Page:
As the vice president and deputy general counsel of Volt, a global staffing company, Alexandra Bodnar realizes the impact of teamwork. But to her, “teamwork” is more than just a word implying that a group of people collaborate appropriately. It means understanding the needs of her coworkers, celebrating and welcoming a diverse workforce, and recognizing talented team members then take steps to ensure their success.
Throughout Bodnar’s law career, she’s recognized the value that teamwork holds in the field. She started in commercial litigation, eventually changing paths to employment law. “It was interesting to me because the legal issues can’t be analyzed independently from the human dynamics,” she says. She enjoyed the psychology behind each case, pinpointing each problem and figuring out logical solutions. During her practice, she recognized the “team sport” nature of the field, and once she transferred to Volt, she used this mentality to connect with her fellow lawyers inside and outside the office.
Bodnar’s philosophy is simple: “We’re all on the same team. We’re all aiming for the same goal. I was able to build a very strong team because I respect them, and they respect me.” Over the years at Volt, she forged these steady relationships with her law partners by taking time to understand their motivations and aspirations. She believes his step, though seemingly easy, is an integral step in crafting a loyal, dedicated team, especially in a time when the younger generation of lawyers tend to be more transient. “When you figure out where they want to be in their career, what they want to learn, and what motivates them, you can help them try achieve their goals,” Bodnar says. “I think that fosters loyalty.”
As Bodnar works with her own team to help craft new teams for the clients of Volt, she emphasizes the importance of creating a staff that can learn from each other through both knowledge and experience. In her own practice, she seeks to hire outside counsel members with diverse backgrounds, ethnicities, and thought processes. When looking for new outside counsel members, she looks for more than just a basic skill set. She looks at how they, too, prioritize diversity in their practices.
“I’m very focused on making sure that their team is diverse,” she notes. “I want to make sure that diverse lawyers have leadership opportunities and are recognized by their firm for the work they do for Volt. That includes focusing on making sure the firm gives them appropriate financial credit when the firm is receiving that work from Volt because of that lawyer’s skills.”
Bodnar, a strong proponent of a diverse workforce, says that bolstering the success of women and minorities allows the company a chance to reflect the population its serving, and as such, provides it with a keener perspective on what clients really want. At Volt, Bodnar serves as a mentor for strong, female lawyers, encouraging them to take chances, speak boldly, and rise to the occasion of their success.
So, what’s her secret for empowering her diverse team? The first step is creating opportunities for them to be successful. “There’s a fairly even number of men and women graduating from law school, and there has been for a very long time,” she explains. “But when you look at leadership in law firms, women make up a very low percentage of partners and an even lower percent of equity partners. And there’s no rational basis for that. The same is true for in-house lawyers at the highest levels.”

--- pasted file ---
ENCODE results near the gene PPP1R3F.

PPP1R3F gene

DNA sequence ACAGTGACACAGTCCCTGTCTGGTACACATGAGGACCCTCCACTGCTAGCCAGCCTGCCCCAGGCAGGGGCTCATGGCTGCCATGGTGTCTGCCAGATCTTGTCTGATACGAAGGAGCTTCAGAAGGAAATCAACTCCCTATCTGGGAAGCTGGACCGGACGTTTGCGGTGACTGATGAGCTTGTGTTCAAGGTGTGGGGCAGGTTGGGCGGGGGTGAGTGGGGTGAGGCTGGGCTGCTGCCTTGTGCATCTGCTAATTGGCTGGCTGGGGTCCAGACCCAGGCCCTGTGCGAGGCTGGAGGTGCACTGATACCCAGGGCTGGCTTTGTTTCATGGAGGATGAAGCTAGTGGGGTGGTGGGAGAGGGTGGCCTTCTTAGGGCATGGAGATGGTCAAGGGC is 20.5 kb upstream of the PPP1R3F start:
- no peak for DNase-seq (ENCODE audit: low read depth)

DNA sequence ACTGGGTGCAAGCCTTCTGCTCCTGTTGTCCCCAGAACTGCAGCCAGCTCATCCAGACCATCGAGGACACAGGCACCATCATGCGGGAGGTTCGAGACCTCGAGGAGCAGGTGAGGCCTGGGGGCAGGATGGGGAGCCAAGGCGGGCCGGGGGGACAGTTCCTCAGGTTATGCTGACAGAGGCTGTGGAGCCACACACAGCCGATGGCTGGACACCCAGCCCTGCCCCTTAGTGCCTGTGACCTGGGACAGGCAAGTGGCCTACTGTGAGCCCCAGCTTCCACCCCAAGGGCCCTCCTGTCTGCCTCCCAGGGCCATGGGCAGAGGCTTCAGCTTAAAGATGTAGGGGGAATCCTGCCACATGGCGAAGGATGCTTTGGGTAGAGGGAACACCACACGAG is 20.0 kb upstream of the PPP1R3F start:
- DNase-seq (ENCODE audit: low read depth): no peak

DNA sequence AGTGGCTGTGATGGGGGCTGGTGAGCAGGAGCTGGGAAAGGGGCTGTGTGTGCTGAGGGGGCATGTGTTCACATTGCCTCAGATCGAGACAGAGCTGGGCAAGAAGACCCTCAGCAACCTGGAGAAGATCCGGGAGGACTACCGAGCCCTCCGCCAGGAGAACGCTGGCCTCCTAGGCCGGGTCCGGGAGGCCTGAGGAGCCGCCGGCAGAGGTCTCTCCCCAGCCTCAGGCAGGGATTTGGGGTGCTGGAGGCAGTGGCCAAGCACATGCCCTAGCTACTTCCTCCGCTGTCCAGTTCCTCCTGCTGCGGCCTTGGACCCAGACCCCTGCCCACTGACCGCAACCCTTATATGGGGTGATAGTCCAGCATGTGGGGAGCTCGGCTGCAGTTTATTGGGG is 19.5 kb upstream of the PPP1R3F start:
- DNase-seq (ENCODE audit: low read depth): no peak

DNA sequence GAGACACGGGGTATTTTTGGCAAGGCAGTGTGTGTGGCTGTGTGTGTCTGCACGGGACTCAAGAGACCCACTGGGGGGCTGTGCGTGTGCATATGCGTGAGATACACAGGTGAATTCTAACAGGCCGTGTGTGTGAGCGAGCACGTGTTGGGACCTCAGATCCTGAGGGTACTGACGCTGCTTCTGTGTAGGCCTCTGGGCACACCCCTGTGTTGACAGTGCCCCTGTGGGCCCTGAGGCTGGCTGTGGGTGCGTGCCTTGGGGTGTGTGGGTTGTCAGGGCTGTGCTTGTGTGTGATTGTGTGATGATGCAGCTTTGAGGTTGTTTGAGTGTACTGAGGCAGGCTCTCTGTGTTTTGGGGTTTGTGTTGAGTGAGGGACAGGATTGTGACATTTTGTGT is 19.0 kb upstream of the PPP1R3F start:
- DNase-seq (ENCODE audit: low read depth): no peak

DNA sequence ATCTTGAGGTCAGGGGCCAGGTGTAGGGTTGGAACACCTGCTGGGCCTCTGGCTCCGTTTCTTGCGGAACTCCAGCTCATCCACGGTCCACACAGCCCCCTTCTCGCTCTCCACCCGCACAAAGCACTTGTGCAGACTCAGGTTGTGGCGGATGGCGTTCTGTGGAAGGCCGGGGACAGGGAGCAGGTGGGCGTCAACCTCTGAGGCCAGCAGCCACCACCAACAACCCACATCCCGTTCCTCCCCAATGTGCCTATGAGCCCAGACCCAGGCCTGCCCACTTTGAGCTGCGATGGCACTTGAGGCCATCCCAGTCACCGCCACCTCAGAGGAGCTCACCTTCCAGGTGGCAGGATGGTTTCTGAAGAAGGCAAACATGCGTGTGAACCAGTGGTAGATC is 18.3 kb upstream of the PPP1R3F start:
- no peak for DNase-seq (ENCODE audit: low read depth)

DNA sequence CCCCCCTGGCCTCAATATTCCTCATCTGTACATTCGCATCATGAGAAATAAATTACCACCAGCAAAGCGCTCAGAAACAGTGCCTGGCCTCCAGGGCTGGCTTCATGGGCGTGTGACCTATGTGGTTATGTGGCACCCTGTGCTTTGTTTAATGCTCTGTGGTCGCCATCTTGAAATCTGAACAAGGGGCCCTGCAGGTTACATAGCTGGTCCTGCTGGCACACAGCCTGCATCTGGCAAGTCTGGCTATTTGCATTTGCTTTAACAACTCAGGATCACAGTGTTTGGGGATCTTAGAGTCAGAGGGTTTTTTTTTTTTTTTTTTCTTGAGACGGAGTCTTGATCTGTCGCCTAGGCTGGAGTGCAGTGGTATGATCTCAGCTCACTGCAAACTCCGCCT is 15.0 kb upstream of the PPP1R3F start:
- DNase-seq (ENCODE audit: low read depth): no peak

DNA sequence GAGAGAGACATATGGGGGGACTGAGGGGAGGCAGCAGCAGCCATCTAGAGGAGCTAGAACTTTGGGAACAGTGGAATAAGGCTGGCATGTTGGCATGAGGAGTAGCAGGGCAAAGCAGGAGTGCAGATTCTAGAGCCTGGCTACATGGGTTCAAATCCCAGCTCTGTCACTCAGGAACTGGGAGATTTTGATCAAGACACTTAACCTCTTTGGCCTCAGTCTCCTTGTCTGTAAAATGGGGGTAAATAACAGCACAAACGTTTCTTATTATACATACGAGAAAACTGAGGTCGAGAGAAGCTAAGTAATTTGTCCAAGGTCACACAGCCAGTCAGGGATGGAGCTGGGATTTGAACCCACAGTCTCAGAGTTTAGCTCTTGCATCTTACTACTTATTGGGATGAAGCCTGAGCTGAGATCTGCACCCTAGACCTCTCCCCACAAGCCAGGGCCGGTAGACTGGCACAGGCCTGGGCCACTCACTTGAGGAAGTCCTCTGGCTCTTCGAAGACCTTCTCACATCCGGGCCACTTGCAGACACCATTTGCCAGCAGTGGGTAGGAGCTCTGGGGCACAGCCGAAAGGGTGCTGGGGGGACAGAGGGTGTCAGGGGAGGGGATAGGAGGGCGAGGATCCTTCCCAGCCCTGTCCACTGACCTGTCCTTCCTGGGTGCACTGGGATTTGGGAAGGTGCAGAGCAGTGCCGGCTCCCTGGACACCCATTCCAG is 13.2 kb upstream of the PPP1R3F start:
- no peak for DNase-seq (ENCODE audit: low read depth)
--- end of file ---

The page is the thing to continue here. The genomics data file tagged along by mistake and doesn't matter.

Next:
Bodnar believes that providing opportunities for women and minorities to move up the corporate ladder is the first step in leveling the playing field once they leave law school. Once they recognize the possibility, they’re more willing to reach for it. Starting this type of motivation at an associate level offers more chances to develop diverse leadership once they have grown in their positions.
“Leadership positions should reflect what the general population looks like,” she says. “As you move up the ladder, you have to reach down and pull other people up—not just for women, but racial minorities and LGBTQ professionals. We have to focus on who in the profession is capable of being a leader and recognize that having leaders from different backgrounds is a strength.”
Not only has Bodnar developed as an advocate for women and minorities in the law field, but she has also used her passion for playing the team sport of law as a business partner and trusted advisor. She views her role as the member of the business team whose responsibility is to help the company navigate risk to help achieve its goals. “Those goals can be profitability, growth, new markets, or new business lines,” she illustrates. “All of those goals require successful navigation of a complicated legal landscape. “
Bodnar believes that the combination of her long career as a litigator and employment lawyer before going in-house has helped her be a much better advisor to business strategists. She looks forward to continuing in that role and the opportunities it brings as well as to laying a path toward success for others to follow.
“Alex’s successful law firm career gives her unique understanding of her influence as Deputy General Counsel. Her commitment to promoting inclusive relationships with diverse outside counsel cultivates truly rewarding partnerships. I am honored to work with her.”
—Jeanne Floyd, Partner
Jackson Lewis P.C.:
“Throughout our professional relationship, Alex has proven herself to be a dedicated and insightful attorney and business partner. She cares about and prioritizes diversity initiatives for Volt. Jackson Lewis is honored to work with her.”